Frank Thoughts: The Unimaginable
Dave Canal
October 15, 2019

The word, unimaginable, has a fearful connotation.   It describes something we cannot comprehend because we have not experienced it before.  This is the reality of a subzero interest rate environment.  There is now 17 trillion dollars in sovereign debt paying a negative interest rate.  Why would anyone want to purchase a bond guaranteeing them a loss?  There is no reason, other than a fear of everything else that pays a positive interest rate. 

The reason for this global Madness of Crowds is a subliminal awareness of the secular nature of interest rates changes during the past 75 years (see chart).  You will notice – while there are counter trend moves – rates, from 1945 to 1982, moved higher on a secular basis. Then from the peak of 1982 to the present (37 years) interest rates moved lower creating the longest fixed income bull market in history.  As a consequence, almost every adult thinks of bonds as a safe investment.

And therein is one of my “observations.” Trends in motion stay in motion … until they don’t.  That is the only reason that explains to me why investors would “invest” in a negative yield and a guaranteed principal loss.  However, if rates continue to move lower, they could make a capital gain off the bond’s market value (it would go higher).  In the stock market this frothy experience is called a “blow-off.”  It represents the top of a bull market in bonds, much as it did for stocks in 2000. 

The difficulty for market participants to deal with this is called “institutional memory.”  It is the collective knowledge and learned experience of a group of people.  It sets the mindset of how to deal with a given situation.  Again, it is right, until it is wrong.  The current collective wisdom is that interest rates will stay low for years.  Possibly even go lower. That is based on their adult life experience.  To them, it has always been a bull market.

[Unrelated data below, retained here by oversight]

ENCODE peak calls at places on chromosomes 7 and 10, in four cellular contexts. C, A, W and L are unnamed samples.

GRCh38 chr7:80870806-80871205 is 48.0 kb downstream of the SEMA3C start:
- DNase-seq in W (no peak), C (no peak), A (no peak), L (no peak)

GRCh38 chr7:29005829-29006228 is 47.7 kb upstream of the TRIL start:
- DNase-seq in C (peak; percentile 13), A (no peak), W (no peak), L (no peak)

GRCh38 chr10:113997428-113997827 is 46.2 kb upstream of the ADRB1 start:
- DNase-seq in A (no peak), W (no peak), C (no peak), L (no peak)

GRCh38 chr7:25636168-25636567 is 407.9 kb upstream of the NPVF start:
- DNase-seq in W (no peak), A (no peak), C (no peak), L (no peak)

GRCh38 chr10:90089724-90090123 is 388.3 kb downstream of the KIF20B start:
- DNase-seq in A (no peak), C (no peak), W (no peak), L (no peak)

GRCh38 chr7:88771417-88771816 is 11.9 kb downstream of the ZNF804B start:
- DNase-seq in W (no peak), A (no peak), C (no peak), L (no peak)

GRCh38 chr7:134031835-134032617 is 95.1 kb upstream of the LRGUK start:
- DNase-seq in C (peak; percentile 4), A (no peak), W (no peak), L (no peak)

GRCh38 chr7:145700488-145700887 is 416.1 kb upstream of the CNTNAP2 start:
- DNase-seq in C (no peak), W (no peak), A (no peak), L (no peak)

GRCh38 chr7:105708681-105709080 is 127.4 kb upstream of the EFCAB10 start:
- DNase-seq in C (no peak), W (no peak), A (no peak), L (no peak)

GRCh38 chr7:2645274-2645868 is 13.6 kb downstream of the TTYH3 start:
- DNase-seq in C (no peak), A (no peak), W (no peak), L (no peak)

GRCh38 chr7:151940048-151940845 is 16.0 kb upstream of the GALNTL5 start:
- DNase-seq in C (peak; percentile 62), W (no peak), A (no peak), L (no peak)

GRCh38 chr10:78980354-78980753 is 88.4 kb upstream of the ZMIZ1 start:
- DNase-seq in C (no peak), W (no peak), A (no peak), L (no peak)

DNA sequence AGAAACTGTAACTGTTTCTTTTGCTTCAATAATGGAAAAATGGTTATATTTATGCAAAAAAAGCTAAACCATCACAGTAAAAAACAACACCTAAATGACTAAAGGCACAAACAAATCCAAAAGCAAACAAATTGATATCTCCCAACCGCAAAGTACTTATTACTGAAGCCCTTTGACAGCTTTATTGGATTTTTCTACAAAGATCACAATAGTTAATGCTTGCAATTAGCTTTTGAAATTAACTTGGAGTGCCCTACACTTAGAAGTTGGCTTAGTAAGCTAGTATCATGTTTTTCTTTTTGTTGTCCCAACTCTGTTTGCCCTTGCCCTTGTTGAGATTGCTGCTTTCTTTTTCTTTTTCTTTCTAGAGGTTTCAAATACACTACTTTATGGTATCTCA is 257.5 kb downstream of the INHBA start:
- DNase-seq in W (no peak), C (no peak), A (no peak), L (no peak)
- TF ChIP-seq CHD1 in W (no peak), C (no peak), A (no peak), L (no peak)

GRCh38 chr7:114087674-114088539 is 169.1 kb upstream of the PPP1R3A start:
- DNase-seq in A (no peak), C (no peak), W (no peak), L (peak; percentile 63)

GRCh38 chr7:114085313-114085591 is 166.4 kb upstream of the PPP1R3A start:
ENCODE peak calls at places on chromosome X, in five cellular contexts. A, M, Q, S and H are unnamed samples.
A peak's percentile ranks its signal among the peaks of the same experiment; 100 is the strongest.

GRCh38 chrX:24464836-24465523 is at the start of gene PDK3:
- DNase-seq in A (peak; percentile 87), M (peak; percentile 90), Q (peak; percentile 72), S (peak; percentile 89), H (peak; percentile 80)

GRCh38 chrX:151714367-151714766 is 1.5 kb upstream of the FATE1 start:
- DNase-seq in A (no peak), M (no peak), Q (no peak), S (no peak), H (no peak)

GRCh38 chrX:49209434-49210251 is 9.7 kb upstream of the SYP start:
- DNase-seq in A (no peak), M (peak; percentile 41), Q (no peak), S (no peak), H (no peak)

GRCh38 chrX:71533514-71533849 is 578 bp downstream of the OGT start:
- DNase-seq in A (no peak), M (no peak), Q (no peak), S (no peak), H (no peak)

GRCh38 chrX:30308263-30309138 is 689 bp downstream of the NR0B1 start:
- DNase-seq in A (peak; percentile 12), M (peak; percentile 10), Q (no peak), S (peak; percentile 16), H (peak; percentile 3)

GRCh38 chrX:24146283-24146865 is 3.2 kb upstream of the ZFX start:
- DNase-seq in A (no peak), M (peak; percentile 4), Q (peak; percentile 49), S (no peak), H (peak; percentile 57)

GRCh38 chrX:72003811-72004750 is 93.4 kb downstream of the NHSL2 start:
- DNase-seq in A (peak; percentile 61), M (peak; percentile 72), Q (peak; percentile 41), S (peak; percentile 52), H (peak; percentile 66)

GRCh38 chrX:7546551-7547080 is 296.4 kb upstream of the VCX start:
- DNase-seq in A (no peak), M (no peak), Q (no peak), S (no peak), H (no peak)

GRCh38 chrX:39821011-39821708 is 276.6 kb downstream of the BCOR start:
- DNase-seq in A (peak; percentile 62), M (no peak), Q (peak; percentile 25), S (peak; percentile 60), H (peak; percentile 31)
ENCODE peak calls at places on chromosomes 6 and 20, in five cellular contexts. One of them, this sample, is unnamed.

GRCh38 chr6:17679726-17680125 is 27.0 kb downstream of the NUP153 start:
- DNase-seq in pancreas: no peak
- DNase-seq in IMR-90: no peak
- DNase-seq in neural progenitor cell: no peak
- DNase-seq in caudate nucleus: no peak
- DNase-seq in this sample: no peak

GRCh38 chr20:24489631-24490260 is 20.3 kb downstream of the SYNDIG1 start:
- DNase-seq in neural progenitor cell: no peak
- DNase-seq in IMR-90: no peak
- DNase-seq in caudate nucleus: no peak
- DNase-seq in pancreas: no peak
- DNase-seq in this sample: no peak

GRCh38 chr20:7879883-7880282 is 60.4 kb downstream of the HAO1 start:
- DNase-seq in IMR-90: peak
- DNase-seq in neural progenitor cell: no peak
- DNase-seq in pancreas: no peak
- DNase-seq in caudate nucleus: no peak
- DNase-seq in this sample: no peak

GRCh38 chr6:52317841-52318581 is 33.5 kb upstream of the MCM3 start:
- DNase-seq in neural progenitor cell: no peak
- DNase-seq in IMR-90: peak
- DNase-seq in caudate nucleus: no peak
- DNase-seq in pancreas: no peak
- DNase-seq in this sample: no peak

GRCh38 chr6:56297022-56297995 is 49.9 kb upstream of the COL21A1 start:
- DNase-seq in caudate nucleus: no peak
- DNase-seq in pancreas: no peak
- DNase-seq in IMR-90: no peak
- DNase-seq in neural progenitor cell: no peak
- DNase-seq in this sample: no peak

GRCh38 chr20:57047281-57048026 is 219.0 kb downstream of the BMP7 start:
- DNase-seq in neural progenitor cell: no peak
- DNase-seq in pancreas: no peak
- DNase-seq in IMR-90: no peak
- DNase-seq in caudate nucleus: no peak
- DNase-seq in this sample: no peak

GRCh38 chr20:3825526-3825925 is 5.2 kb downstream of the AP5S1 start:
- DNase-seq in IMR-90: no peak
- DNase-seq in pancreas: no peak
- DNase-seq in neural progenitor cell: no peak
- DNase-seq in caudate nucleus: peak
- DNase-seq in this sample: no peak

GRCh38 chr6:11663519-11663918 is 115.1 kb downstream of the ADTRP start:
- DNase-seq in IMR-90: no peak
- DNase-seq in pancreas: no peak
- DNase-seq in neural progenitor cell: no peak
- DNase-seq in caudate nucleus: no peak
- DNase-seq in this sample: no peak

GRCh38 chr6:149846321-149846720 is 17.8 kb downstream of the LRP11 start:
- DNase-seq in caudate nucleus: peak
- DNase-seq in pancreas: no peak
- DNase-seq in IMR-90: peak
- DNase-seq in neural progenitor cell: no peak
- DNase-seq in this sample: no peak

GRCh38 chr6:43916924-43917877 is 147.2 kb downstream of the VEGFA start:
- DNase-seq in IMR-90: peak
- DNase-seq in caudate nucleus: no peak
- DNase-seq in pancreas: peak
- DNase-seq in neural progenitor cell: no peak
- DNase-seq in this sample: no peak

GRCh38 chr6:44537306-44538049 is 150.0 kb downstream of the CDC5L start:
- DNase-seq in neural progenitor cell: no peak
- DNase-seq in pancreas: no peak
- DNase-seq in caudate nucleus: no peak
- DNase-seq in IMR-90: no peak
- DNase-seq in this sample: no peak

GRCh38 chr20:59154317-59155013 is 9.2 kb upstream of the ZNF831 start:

Given the 37 years, it would be unimaginable it could be otherwise.  We know the debt crash of 2008-2009 was caused by 32,000,000 subprime mortgages.  It was the largest “asset” class in the world.  The result of every debt crash throughout history is a period of deflation.  Debt, which is nothing but leverage, magnifies investor pain on the downside just as it magnified returns on the upside.  But given the debt market is 2.5 times the size of the equity market, the negative impact is much greater.

Given that reality, it is not at all surprising everyone seemingly fears the years ahead will show slowing economic activity with continued negative subzero interest rates.  But to a contrarian, when virtually everyone shares the same opinion … it is apt to be an inflection point of change.  This is especially so when the accepted wisdom of that occurring is unimaginable.  I submit that is where we are.  But I know change always takes longer than we expect even when it seems obvious.

The reason I chose to write about the possibility of rates going higher (besides being a contrarian) is because of our research effort this month.   As you know, we do long term – six, twelve, eighteen months - relative price strength analysis.  Each month we analyze over 2,000 individual stocks, 11 sectors and 100 industries.  In our institutional research book we then highlight a buy or sell call on an individual industry.  This month it was BUY:  Insurance.  These stocks have languished for years in a period of declining interest rates.  They have historically benefited in a period of rising interest rates.

-Francis Patrick Boland

 

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